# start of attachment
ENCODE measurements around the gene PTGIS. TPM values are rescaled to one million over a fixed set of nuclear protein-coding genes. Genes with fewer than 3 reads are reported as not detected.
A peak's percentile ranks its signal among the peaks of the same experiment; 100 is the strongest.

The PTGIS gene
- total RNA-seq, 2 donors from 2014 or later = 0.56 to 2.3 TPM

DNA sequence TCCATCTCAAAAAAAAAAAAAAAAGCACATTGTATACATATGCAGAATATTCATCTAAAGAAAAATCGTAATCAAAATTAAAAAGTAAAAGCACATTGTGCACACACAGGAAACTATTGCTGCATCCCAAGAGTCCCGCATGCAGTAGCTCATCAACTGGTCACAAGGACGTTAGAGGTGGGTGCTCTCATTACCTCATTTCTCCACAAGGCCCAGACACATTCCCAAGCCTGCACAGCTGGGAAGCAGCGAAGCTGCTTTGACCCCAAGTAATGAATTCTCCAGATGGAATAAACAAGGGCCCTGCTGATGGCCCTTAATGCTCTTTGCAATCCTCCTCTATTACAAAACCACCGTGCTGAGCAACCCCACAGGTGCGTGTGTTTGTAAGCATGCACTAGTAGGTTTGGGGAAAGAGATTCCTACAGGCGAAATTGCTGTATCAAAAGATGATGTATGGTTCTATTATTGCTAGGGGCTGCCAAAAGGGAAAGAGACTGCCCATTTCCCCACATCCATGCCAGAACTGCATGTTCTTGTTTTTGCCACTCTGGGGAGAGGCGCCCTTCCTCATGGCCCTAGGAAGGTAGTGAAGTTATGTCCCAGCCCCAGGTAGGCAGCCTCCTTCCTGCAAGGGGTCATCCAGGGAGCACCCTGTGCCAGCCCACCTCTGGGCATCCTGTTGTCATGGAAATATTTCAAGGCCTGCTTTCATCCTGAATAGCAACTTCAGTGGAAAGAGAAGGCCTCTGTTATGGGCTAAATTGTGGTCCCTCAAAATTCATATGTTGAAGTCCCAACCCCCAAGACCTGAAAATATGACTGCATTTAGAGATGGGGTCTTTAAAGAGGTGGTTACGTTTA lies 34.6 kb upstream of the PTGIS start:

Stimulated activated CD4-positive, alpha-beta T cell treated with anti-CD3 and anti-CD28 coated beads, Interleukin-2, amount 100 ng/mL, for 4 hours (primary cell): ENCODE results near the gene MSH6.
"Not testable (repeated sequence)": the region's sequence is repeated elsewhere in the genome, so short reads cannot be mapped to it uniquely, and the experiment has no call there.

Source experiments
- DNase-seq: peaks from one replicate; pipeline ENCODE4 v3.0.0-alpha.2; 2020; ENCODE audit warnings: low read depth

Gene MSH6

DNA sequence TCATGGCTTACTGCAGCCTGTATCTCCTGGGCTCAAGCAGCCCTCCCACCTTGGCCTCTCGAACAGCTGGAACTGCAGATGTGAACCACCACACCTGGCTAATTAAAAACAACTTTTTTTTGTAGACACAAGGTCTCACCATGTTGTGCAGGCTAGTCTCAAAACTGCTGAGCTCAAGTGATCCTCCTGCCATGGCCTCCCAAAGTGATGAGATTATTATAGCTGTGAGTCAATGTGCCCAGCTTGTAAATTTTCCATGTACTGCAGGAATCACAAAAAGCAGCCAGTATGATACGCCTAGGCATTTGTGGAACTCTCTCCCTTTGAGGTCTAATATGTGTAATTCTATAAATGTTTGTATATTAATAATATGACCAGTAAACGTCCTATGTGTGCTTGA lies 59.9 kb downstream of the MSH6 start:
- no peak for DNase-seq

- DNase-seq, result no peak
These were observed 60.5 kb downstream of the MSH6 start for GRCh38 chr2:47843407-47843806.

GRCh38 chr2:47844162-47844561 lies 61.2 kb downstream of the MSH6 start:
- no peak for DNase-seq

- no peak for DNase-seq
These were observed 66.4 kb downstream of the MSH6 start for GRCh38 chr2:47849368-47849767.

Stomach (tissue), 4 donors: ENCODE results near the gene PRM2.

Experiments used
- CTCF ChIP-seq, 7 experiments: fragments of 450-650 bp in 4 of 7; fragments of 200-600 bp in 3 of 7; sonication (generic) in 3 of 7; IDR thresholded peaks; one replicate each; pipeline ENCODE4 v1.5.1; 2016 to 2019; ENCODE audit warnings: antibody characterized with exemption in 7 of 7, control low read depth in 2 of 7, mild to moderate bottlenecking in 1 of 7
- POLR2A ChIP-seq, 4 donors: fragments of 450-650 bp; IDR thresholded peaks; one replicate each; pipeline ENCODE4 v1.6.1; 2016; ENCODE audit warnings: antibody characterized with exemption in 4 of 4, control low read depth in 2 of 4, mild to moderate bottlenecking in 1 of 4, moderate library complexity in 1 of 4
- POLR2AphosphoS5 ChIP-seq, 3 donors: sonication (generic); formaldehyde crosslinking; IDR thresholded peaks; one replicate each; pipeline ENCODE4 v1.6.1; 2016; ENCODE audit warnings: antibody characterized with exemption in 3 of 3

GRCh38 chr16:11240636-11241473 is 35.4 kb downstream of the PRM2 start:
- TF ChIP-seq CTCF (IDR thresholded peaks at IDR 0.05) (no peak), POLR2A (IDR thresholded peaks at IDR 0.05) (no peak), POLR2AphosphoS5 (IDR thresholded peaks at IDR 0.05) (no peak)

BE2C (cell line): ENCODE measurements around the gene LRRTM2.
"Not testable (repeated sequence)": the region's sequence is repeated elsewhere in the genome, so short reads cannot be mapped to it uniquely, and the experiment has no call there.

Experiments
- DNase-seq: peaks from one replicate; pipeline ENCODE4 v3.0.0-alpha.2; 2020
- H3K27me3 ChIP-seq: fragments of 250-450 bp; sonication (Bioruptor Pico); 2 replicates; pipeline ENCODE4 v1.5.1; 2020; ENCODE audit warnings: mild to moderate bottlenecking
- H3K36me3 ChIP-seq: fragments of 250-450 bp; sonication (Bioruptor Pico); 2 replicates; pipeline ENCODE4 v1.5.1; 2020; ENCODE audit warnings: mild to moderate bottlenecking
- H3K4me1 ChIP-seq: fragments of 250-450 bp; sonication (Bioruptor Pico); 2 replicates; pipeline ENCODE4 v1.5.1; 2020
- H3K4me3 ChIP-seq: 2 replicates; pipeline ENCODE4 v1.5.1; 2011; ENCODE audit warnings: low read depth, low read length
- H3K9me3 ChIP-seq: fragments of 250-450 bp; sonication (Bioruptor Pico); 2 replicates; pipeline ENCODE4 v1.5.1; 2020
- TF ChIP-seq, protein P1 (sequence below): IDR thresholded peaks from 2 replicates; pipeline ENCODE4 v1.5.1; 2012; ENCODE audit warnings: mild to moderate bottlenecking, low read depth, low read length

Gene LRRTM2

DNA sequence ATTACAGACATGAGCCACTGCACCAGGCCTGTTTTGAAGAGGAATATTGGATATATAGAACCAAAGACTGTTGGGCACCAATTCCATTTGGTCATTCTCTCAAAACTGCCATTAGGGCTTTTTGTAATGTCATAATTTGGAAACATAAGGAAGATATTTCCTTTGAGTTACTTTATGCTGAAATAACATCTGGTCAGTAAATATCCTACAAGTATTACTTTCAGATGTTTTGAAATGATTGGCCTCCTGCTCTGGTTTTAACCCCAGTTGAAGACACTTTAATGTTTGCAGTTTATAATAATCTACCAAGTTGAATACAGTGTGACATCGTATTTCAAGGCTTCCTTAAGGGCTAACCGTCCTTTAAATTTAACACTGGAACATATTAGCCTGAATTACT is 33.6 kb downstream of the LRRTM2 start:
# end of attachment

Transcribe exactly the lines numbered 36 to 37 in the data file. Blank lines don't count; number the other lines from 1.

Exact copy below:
Gene LRRTM2

DNA sequence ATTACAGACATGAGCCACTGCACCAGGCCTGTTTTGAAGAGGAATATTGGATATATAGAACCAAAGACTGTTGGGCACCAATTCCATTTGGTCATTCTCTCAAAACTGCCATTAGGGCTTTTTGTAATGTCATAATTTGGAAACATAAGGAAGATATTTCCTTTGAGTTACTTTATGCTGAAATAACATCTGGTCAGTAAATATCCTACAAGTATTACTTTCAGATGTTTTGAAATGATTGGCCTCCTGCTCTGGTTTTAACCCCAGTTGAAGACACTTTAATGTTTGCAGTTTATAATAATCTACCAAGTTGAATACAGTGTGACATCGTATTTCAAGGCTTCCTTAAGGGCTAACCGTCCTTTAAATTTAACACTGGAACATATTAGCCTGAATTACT is 33.6 kb downstream of the LRRTM2 start: